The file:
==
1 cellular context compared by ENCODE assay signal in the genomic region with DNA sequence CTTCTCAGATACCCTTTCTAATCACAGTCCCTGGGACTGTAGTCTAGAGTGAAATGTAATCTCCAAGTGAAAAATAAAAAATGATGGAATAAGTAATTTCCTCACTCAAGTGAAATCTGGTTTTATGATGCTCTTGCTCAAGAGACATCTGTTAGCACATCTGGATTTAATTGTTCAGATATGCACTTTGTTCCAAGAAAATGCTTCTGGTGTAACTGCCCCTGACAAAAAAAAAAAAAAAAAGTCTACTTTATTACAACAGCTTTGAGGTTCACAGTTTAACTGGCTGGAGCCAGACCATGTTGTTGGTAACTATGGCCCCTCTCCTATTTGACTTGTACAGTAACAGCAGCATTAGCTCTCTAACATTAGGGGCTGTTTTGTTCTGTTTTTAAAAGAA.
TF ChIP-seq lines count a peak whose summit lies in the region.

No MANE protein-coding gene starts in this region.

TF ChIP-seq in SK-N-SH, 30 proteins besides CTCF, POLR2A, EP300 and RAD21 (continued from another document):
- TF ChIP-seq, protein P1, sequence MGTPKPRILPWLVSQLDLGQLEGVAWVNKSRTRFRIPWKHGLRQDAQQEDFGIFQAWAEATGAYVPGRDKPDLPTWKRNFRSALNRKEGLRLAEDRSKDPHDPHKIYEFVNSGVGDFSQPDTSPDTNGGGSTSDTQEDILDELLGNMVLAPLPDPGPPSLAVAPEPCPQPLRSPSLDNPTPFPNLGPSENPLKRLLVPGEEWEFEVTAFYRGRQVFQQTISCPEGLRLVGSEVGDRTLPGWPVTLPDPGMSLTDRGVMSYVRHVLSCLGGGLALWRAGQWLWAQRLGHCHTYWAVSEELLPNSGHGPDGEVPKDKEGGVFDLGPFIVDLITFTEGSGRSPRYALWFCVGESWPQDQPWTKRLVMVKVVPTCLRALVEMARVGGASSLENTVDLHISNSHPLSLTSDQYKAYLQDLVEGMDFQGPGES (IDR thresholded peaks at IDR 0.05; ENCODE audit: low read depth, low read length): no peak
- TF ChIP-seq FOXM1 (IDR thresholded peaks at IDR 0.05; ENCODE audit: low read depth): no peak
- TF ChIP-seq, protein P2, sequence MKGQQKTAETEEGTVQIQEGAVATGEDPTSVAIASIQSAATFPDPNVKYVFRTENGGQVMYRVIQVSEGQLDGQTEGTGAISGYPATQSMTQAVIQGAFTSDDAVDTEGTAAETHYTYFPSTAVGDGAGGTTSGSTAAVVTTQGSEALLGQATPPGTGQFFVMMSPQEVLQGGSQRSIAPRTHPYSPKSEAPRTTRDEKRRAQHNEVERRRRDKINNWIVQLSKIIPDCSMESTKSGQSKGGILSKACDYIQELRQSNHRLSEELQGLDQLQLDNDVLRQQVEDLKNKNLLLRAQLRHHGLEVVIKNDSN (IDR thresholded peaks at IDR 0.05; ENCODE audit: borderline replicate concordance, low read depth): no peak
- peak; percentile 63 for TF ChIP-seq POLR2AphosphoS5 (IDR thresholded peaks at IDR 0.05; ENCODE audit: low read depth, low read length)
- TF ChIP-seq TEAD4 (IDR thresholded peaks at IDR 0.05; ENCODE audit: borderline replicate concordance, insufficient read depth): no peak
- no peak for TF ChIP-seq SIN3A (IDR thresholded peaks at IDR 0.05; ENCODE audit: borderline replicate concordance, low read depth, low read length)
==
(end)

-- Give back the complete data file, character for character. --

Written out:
1 cellular context compared by ENCODE assay signal in the genomic region with DNA sequence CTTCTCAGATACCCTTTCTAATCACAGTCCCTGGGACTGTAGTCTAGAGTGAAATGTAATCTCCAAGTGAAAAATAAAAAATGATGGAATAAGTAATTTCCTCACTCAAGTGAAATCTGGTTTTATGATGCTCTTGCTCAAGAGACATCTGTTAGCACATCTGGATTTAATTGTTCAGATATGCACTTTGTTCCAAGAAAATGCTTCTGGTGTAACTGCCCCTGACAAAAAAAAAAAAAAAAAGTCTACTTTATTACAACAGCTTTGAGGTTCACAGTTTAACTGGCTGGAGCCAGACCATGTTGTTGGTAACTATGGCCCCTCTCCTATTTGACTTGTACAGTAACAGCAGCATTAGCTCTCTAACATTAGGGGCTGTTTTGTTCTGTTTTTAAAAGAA.
TF ChIP-seq lines count a peak whose summit lies in the region.

No MANE protein-coding gene starts in this region.

TF ChIP-seq in SK-N-SH, 30 proteins besides CTCF, POLR2A, EP300 and RAD21 (continued from another document):
- TF ChIP-seq, protein P1, sequence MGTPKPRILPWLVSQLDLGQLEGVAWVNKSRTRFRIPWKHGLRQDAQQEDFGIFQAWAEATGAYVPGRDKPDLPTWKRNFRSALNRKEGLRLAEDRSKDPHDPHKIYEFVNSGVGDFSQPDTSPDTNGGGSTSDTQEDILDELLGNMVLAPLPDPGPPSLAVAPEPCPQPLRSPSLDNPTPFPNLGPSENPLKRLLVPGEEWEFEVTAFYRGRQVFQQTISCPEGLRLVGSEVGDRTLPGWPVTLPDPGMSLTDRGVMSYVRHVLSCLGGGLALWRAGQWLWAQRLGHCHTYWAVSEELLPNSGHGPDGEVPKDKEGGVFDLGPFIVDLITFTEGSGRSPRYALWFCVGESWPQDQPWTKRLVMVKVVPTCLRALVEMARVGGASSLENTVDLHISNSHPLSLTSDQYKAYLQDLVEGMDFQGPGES (IDR thresholded peaks at IDR 0.05; ENCODE audit: low read depth, low read length): no peak
- TF ChIP-seq FOXM1 (IDR thresholded peaks at IDR 0.05; ENCODE audit: low read depth): no peak
- TF ChIP-seq, protein P2, sequence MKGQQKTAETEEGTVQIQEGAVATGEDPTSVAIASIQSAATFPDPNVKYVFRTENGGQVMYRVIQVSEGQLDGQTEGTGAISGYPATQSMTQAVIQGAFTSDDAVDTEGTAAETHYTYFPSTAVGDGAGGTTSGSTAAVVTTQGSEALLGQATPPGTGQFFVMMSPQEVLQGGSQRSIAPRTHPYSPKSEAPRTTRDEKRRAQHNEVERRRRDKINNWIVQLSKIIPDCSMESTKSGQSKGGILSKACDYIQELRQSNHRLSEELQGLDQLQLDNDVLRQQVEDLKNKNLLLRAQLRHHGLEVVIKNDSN (IDR thresholded peaks at IDR 0.05; ENCODE audit: borderline replicate concordance, low read depth): no peak
- peak; percentile 63 for TF ChIP-seq POLR2AphosphoS5 (IDR thresholded peaks at IDR 0.05; ENCODE audit: low read depth, low read length)
- TF ChIP-seq TEAD4 (IDR thresholded peaks at IDR 0.05; ENCODE audit: borderline replicate concordance, insufficient read depth): no peak
- no peak for TF ChIP-seq SIN3A (IDR thresholded peaks at IDR 0.05; ENCODE audit: borderline replicate concordance, low read depth, low read length)